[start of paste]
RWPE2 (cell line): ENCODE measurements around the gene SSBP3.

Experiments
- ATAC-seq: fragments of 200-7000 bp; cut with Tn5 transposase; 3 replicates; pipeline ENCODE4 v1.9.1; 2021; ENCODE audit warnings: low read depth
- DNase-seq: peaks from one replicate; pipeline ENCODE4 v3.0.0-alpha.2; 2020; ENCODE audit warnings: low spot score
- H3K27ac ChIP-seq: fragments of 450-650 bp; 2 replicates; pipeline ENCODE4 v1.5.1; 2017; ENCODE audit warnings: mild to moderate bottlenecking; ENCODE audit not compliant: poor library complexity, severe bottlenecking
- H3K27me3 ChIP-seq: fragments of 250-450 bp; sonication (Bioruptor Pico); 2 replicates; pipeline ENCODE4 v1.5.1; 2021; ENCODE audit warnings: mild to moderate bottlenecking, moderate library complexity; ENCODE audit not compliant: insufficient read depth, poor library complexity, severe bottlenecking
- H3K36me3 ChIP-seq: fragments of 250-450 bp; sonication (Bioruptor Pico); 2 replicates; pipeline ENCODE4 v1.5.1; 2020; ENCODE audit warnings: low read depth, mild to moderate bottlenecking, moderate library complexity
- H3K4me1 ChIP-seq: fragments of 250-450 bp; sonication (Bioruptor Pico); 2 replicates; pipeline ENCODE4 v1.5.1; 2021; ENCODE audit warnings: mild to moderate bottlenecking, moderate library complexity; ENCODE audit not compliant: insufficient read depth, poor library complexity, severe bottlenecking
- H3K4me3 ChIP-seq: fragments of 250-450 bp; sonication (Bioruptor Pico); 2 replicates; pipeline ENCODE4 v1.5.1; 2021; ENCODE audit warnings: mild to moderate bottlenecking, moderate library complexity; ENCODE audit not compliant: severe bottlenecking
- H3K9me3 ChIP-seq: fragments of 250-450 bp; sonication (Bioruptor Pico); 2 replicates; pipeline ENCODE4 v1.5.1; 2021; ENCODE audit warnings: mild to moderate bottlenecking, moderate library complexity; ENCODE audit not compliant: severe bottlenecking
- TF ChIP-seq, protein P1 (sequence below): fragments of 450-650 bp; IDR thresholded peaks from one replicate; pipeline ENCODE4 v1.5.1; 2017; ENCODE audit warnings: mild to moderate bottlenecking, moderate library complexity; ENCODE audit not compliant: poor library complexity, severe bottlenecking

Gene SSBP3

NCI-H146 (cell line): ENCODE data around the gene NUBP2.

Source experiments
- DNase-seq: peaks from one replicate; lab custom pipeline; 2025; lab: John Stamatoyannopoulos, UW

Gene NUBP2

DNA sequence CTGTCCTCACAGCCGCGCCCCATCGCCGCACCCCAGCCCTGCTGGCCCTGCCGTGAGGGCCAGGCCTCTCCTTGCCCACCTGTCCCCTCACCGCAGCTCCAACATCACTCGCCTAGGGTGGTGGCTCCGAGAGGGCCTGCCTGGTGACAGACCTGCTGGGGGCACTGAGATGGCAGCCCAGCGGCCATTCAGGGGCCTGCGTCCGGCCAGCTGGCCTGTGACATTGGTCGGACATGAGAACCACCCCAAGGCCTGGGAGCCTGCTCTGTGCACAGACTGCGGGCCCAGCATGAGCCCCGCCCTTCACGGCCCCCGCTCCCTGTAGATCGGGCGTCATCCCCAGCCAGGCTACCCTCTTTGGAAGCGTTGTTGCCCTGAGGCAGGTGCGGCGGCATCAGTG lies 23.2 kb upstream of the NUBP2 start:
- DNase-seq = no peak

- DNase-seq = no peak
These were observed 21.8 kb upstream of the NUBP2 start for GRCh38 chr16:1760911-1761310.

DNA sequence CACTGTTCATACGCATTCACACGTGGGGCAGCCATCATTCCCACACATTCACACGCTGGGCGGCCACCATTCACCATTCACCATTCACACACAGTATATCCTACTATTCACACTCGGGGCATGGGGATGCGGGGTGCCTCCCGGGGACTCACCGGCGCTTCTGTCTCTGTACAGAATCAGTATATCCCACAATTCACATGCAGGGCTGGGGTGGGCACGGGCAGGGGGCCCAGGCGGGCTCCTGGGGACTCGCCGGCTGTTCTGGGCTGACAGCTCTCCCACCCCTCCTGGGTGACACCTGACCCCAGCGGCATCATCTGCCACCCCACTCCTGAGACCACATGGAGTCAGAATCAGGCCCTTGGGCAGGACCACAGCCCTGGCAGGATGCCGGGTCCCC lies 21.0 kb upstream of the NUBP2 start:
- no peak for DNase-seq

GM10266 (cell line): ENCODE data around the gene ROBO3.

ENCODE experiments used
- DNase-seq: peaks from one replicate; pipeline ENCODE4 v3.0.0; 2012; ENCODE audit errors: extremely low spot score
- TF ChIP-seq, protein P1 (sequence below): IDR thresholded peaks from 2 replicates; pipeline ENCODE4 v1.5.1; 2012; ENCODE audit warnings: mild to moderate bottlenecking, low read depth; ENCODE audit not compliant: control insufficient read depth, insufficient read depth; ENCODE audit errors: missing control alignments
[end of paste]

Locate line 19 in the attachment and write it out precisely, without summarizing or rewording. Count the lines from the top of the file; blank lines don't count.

- DNase-seq = no peak